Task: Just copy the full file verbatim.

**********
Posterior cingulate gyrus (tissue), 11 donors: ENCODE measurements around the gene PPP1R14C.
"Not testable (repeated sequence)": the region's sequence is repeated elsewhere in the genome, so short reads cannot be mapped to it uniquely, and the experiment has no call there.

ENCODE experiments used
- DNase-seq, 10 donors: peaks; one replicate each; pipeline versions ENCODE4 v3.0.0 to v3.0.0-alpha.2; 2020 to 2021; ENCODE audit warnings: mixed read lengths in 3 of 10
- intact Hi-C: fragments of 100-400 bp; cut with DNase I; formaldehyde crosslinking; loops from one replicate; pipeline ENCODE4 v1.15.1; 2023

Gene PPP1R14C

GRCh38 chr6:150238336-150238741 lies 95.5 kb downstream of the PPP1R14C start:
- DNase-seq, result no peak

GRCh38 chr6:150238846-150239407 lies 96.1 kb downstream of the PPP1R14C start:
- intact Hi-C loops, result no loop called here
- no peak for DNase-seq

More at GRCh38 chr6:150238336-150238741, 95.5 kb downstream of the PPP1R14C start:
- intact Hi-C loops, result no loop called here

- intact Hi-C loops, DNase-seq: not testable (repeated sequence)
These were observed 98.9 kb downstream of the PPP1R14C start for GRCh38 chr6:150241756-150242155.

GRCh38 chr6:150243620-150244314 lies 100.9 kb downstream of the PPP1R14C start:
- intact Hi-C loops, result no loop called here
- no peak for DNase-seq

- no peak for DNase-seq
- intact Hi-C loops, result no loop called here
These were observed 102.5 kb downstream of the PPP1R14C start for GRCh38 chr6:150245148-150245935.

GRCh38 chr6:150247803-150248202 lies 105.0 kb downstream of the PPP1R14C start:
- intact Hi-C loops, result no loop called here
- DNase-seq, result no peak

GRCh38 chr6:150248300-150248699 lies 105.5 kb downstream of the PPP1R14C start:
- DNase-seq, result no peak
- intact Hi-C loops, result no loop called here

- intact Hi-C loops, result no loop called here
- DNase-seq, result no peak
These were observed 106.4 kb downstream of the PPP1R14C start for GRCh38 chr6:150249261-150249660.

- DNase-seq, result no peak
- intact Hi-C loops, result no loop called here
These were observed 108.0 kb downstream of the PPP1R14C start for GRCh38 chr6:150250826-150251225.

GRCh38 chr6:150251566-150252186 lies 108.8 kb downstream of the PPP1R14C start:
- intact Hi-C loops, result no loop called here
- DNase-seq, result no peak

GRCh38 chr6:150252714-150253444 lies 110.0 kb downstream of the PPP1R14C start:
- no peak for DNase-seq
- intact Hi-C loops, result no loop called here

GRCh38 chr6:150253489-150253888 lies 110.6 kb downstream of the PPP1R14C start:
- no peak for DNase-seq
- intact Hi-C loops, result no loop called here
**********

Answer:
Posterior cingulate gyrus (tissue), 11 donors: ENCODE measurements around the gene PPP1R14C.
"Not testable (repeated sequence)": the region's sequence is repeated elsewhere in the genome, so short reads cannot be mapped to it uniquely, and the experiment has no call there.

ENCODE experiments used
- DNase-seq, 10 donors: peaks; one replicate each; pipeline versions ENCODE4 v3.0.0 to v3.0.0-alpha.2; 2020 to 2021; ENCODE audit warnings: mixed read lengths in 3 of 10
- intact Hi-C: fragments of 100-400 bp; cut with DNase I; formaldehyde crosslinking; loops from one replicate; pipeline ENCODE4 v1.15.1; 2023

Gene PPP1R14C

GRCh38 chr6:150238336-150238741 lies 95.5 kb downstream of the PPP1R14C start:
- DNase-seq, result no peak

GRCh38 chr6:150238846-150239407 lies 96.1 kb downstream of the PPP1R14C start:
- intact Hi-C loops, result no loop called here
- no peak for DNase-seq

More at GRCh38 chr6:150238336-150238741, 95.5 kb downstream of the PPP1R14C start:
- intact Hi-C loops, result no loop called here

- intact Hi-C loops, DNase-seq: not testable (repeated sequence)
These were observed 98.9 kb downstream of the PPP1R14C start for GRCh38 chr6:150241756-150242155.

GRCh38 chr6:150243620-150244314 lies 100.9 kb downstream of the PPP1R14C start:
- intact Hi-C loops, result no loop called here
- no peak for DNase-seq

- no peak for DNase-seq
- intact Hi-C loops, result no loop called here
These were observed 102.5 kb downstream of the PPP1R14C start for GRCh38 chr6:150245148-150245935.

GRCh38 chr6:150247803-150248202 lies 105.0 kb downstream of the PPP1R14C start:
- intact Hi-C loops, result no loop called here
- DNase-seq, result no peak

GRCh38 chr6:150248300-150248699 lies 105.5 kb downstream of the PPP1R14C start:
- DNase-seq, result no peak
- intact Hi-C loops, result no loop called here

- intact Hi-C loops, result no loop called here
- DNase-seq, result no peak
These were observed 106.4 kb downstream of the PPP1R14C start for GRCh38 chr6:150249261-150249660.

- DNase-seq, result no peak
- intact Hi-C loops, result no loop called here
These were observed 108.0 kb downstream of the PPP1R14C start for GRCh38 chr6:150250826-150251225.

GRCh38 chr6:150251566-150252186 lies 108.8 kb downstream of the PPP1R14C start:
- intact Hi-C loops, result no loop called here
- DNase-seq, result no peak

GRCh38 chr6:150252714-150253444 lies 110.0 kb downstream of the PPP1R14C start:
- no peak for DNase-seq
- intact Hi-C loops, result no loop called here

GRCh38 chr6:150253489-150253888 lies 110.6 kb downstream of the PPP1R14C start:
- no peak for DNase-seq
- intact Hi-C loops, result no loop called here